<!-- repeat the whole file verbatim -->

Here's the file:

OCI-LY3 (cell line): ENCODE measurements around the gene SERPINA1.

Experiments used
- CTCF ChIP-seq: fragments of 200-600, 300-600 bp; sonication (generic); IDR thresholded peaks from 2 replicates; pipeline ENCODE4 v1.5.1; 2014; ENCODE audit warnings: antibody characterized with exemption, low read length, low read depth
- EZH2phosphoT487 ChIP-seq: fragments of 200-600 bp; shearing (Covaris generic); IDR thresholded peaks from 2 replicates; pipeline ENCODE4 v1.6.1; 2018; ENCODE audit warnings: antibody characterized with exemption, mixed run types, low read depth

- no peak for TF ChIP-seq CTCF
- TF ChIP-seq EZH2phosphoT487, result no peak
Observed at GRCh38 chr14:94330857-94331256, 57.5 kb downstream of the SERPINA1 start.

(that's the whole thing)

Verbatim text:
OCI-LY3 (cell line): ENCODE measurements around the gene SERPINA1.

Experiments used
- CTCF ChIP-seq: fragments of 200-600, 300-600 bp; sonication (generic); IDR thresholded peaks from 2 replicates; pipeline ENCODE4 v1.5.1; 2014; ENCODE audit warnings: antibody characterized with exemption, low read length, low read depth
- EZH2phosphoT487 ChIP-seq: fragments of 200-600 bp; shearing (Covaris generic); IDR thresholded peaks from 2 replicates; pipeline ENCODE4 v1.6.1; 2018; ENCODE audit warnings: antibody characterized with exemption, mixed run types, low read depth

- no peak for TF ChIP-seq CTCF
- TF ChIP-seq EZH2phosphoT487, result no peak
Observed at GRCh38 chr14:94330857-94331256, 57.5 kb downstream of the SERPINA1 start.